With regard to the second, upon which undue stress has been laid, it must be a difficult country indeed which the hardy and warlike Picts could not pass over, especially when in quest of an enemy ; and though, no doubt, the mountain chain or ridge known to classic waiters as DorsumBrittaniae might have offered to the Scots an effectual barrier against invasion for a part of their territory, yet it is not to be supposed for a moment that there were not passes and channels in abundance through which the Picts might pass with ease and in comparative safety in order to expel the intruders.A tendency to attach undue importance to mountain chains and other physical features, as affording ethnological barriers or asylums of an impregnable sort, is a noticeable fault in many historians. His impracticable views regarding the sufficiency of the Munth or Mounth in this respect, joined to some rather confused reading of a not very respectable authority, caused Skene to blunder sadly when he accepted this range of hills as constituting the dividing line between two imaginary peoples, the Northern and the Southern Picts. And the so-called "highland line," which is but a part of the same fallacy, is still, despite its obvious absurdity, a favourite theme with some writers, noticeably cian historians and the like, who, regardless or ignorant of their country's geography, obstinately cling to the notion of the existence of a physical barrier of well-ascertained limits and formidable dimensions, beyond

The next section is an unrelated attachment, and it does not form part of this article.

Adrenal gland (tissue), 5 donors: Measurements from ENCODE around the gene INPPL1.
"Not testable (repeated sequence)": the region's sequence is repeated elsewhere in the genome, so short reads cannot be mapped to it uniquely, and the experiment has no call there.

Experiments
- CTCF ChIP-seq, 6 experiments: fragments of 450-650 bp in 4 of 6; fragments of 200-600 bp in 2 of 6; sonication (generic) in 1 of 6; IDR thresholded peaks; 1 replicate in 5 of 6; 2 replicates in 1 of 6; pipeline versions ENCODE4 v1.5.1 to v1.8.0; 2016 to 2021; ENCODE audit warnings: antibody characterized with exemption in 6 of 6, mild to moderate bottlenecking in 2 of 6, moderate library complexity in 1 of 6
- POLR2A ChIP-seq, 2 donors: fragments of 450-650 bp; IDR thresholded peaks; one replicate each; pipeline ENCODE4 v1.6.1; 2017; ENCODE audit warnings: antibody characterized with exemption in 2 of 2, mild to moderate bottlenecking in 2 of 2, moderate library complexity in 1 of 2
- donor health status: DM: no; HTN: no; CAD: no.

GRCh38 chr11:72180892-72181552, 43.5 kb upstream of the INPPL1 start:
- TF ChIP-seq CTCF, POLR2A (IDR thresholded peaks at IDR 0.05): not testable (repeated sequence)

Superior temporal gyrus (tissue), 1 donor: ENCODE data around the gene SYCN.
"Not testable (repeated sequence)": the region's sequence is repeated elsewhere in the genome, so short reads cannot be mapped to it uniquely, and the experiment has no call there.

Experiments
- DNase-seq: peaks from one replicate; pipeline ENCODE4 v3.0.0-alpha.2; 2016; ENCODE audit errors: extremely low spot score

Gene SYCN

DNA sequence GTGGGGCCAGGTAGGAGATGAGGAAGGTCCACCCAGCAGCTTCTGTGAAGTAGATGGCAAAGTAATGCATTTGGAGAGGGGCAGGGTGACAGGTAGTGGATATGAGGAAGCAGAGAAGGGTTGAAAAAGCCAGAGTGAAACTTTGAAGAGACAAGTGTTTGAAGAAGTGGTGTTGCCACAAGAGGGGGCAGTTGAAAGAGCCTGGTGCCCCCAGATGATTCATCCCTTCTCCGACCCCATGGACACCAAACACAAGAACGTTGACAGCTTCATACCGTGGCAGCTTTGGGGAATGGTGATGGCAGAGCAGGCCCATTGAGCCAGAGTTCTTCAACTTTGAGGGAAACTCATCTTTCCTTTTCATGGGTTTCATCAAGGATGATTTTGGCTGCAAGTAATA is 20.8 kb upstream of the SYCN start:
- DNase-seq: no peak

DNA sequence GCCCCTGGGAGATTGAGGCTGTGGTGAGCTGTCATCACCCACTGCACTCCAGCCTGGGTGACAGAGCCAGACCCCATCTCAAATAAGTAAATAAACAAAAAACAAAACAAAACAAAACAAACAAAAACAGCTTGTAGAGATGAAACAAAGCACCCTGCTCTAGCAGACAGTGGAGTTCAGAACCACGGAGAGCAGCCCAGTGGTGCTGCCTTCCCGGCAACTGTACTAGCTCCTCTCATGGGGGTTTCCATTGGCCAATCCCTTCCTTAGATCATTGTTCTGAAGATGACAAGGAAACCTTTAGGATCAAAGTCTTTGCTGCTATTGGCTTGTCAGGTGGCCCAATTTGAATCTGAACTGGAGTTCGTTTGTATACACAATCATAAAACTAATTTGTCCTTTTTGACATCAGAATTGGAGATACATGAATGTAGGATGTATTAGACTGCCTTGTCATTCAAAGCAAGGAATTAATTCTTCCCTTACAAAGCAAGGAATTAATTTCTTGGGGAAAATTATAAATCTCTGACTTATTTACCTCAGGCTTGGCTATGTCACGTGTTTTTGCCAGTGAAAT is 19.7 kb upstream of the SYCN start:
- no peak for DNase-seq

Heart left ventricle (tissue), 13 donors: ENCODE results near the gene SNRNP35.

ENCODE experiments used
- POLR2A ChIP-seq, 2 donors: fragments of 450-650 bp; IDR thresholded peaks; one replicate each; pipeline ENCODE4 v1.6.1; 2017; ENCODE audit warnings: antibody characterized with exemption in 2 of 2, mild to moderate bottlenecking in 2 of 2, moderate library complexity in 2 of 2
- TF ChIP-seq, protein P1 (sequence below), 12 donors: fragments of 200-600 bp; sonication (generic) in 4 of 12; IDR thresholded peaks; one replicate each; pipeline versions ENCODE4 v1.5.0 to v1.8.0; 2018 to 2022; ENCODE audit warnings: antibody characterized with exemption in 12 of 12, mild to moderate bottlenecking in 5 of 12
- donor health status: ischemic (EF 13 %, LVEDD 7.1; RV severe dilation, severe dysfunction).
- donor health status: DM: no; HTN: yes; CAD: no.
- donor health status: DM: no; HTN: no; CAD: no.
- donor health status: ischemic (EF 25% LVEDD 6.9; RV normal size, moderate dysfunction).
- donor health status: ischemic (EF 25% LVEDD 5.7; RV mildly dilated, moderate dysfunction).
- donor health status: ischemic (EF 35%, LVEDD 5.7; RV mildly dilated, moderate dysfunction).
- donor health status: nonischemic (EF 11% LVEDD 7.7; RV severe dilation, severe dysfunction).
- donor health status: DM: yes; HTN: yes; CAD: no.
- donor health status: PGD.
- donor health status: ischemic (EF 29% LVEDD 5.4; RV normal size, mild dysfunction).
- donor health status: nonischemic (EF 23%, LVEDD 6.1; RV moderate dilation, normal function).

1 It is a pity some authors do not keep a map of Scotland before them when they sit down to write Scottish history.